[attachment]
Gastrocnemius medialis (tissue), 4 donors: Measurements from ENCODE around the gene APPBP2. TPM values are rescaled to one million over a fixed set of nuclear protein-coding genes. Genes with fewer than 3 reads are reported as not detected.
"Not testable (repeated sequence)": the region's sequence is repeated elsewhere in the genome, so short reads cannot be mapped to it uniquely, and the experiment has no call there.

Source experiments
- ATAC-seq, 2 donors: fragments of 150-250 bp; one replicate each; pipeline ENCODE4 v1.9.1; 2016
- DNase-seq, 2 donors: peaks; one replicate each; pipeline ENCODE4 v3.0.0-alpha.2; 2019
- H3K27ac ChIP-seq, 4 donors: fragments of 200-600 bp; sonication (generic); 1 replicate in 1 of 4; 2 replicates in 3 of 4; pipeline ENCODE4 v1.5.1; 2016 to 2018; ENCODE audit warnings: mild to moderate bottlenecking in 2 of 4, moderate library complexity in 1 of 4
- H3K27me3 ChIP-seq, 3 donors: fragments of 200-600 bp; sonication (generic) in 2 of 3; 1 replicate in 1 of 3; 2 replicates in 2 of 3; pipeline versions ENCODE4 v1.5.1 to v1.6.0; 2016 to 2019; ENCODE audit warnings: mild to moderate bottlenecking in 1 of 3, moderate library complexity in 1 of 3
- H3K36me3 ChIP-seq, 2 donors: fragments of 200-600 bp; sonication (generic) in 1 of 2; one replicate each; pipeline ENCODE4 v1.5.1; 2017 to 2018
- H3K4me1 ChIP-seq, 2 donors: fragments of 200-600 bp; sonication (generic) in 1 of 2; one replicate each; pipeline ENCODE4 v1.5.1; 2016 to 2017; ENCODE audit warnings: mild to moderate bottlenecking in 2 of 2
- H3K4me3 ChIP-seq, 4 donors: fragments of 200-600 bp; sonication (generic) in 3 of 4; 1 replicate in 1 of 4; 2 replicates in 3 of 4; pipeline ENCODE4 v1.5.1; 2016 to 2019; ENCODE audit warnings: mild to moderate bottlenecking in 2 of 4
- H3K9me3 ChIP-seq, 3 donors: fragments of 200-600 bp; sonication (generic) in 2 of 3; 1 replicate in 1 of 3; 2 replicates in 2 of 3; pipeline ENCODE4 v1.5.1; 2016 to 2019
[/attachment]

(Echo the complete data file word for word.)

Gastrocnemius medialis (tissue), 4 donors: Measurements from ENCODE around the gene APPBP2. TPM values are rescaled to one million over a fixed set of nuclear protein-coding genes. Genes with fewer than 3 reads are reported as not detected.
"Not testable (repeated sequence)": the region's sequence is repeated elsewhere in the genome, so short reads cannot be mapped to it uniquely, and the experiment has no call there.

Source experiments
- ATAC-seq, 2 donors: fragments of 150-250 bp; one replicate each; pipeline ENCODE4 v1.9.1; 2016
- DNase-seq, 2 donors: peaks; one replicate each; pipeline ENCODE4 v3.0.0-alpha.2; 2019
- H3K27ac ChIP-seq, 4 donors: fragments of 200-600 bp; sonication (generic); 1 replicate in 1 of 4; 2 replicates in 3 of 4; pipeline ENCODE4 v1.5.1; 2016 to 2018; ENCODE audit warnings: mild to moderate bottlenecking in 2 of 4, moderate library complexity in 1 of 4
- H3K27me3 ChIP-seq, 3 donors: fragments of 200-600 bp; sonication (generic) in 2 of 3; 1 replicate in 1 of 3; 2 replicates in 2 of 3; pipeline versions ENCODE4 v1.5.1 to v1.6.0; 2016 to 2019; ENCODE audit warnings: mild to moderate bottlenecking in 1 of 3, moderate library complexity in 1 of 3
- H3K36me3 ChIP-seq, 2 donors: fragments of 200-600 bp; sonication (generic) in 1 of 2; one replicate each; pipeline ENCODE4 v1.5.1; 2017 to 2018
- H3K4me1 ChIP-seq, 2 donors: fragments of 200-600 bp; sonication (generic) in 1 of 2; one replicate each; pipeline ENCODE4 v1.5.1; 2016 to 2017; ENCODE audit warnings: mild to moderate bottlenecking in 2 of 2
- H3K4me3 ChIP-seq, 4 donors: fragments of 200-600 bp; sonication (generic) in 3 of 4; 1 replicate in 1 of 4; 2 replicates in 3 of 4; pipeline ENCODE4 v1.5.1; 2016 to 2019; ENCODE audit warnings: mild to moderate bottlenecking in 2 of 4
- H3K9me3 ChIP-seq, 3 donors: fragments of 200-600 bp; sonication (generic) in 2 of 3; 1 replicate in 1 of 3; 2 replicates in 2 of 3; pipeline ENCODE4 v1.5.1; 2016 to 2019